When The Last Ship first launched as a musical on Broadway (adapted from a concept album by Sting), it was received with a mixture of reaction, most thoughts though of the negative nature, the critics especially found the whole thing far from shipshape. Here, having launched in its spiritual home of Newcastle, it arrives in very landlocked Northampton on a UK tour in a very different form. Characters have been dropped, songs have been reordered, storylines reworked, and original cast members are gone. So, whether the US audience would have been appreciative of this new The Last Ship is unknown, however, there is an incredible amount to like from this show and on Northampton opening night reactions, the audience here is liking what they see.

Gideon has returned, having taken to the seas 17 years before, leaving his girlfriend Meg behind and a strong and stable shipyard in operation. On his return, things are very different, not least for Meg, who is initially not keen on his return, f…

Review of Hamlet by the Royal Shakespeare Company at Royal & Derngate (Derngate), Northampton

I am personally all about making Shakespeare accessible, I take the Emma Rice line, that many were not keen on, that after a few hundred years, it's perhaps worthy of mixing it up a bit to make it more meaningful to a modern audience. I have a feeling the man himself would have no qualms about seeing his classic Hamlet transposed into a garish multi-coloured world, set in a much more hip place.
The Denmark that we see here and that is still referenced, is now very much an African country, and not just because of the heavy black actor casting, this is all about a style and a carnival feeling to many of the scenes. Music is provided by tribal-like drums, and characters stalk the scenes carrying handguns and rifles, bringing a modern feeling to the conflict as well. This is certainly not the "rotten state of Denmark" that most Shakespeare aficionados are familiar with.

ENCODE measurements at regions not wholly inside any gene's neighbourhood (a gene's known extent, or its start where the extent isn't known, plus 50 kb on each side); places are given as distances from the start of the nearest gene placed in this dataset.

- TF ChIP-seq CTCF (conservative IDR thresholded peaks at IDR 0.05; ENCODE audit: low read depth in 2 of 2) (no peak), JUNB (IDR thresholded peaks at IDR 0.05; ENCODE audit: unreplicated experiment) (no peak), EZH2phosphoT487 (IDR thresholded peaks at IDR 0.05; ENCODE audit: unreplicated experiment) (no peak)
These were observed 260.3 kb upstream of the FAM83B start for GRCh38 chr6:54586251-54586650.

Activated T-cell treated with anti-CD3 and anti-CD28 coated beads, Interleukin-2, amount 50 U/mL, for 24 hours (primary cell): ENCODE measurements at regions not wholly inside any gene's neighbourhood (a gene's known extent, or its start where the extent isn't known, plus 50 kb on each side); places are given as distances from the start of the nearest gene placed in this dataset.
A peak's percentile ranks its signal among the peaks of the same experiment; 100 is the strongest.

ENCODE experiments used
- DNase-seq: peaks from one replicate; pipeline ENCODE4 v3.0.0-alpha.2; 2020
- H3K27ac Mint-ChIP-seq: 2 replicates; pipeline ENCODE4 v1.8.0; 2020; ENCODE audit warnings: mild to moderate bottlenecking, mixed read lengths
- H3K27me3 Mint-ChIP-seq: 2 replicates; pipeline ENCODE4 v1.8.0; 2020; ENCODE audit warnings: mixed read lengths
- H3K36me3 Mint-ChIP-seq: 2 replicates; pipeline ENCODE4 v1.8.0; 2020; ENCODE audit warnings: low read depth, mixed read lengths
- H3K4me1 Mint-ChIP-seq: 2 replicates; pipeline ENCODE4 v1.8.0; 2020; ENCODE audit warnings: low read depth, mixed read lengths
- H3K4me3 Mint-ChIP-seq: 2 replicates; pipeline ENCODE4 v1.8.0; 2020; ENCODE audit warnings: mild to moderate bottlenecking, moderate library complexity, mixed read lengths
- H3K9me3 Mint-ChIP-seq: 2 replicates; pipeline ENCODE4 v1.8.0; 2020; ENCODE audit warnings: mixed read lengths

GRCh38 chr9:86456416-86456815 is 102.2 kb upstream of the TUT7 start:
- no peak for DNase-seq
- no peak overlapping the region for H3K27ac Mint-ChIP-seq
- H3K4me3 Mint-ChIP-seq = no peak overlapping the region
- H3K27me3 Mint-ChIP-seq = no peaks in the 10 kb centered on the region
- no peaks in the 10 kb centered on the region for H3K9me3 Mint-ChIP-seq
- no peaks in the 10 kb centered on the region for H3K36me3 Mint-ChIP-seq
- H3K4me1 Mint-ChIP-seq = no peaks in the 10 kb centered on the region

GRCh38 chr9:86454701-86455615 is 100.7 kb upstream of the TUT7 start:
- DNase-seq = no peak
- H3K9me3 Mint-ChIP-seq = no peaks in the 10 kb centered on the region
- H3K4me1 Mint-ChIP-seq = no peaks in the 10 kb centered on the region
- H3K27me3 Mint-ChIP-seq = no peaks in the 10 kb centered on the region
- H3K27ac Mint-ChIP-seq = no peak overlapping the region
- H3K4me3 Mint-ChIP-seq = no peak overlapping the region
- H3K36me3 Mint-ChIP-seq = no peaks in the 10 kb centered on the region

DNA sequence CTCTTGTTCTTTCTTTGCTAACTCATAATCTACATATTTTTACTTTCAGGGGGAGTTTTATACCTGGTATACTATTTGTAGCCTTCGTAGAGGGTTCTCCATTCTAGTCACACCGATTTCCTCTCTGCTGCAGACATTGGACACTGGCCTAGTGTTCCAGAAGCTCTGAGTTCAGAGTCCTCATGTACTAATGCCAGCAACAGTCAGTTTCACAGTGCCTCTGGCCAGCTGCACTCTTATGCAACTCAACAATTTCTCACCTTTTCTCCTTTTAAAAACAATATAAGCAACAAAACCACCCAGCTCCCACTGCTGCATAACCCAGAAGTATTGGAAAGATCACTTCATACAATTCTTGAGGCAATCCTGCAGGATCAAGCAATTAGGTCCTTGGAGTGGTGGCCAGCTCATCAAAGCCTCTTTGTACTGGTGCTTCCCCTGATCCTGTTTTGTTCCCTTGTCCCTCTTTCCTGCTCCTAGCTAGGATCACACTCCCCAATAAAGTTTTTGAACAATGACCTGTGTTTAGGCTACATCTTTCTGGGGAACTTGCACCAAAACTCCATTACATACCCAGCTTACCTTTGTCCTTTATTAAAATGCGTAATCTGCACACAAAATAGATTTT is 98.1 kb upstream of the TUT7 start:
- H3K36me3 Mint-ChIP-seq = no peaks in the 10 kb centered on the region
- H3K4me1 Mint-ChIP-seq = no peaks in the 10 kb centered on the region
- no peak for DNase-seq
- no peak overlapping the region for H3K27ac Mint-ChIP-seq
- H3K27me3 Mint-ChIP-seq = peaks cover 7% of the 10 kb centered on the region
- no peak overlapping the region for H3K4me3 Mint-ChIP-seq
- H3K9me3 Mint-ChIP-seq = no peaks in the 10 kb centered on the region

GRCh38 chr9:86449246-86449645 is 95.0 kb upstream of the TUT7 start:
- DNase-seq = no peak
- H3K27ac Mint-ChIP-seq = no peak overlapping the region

Characters are changed drastically as we have more cocksure, swaggering, modern feeling to the individual…

Review of Madame Bovary by Masque Theatre at The Playhouse Theatre, Northampton

Rosanna Lowe's version of Gustave Flaubert's Madame Bovary was originally commissioned by Simon Godwin for the Northampton Royal Theatre, so it perhaps seems apt, that it returns to a stage of the same town, in this new wacky interpretation from Masque Theatre.

Masque's publicity for the show, describes it as a "madcap tragedy", and for those more familiar with Flaubert's novel you shall perhaps be a little surprised by the anarchic version created here. This is tragedy played for full-on slapstick effect, and while at times it might seem overwhelming in its intensity, the ride we are taken on is a delight.

Directed by Tamsyn Payne and Alex Rex and a team of talented creatives, Madame Bovary's props and design are every bit as important as the talented cast wielding them. For an amateur production, the attention to detail is nothing short of staggering. Gloriously created books filled with delights, puppet dogs and children, mini nuns, and little baskets…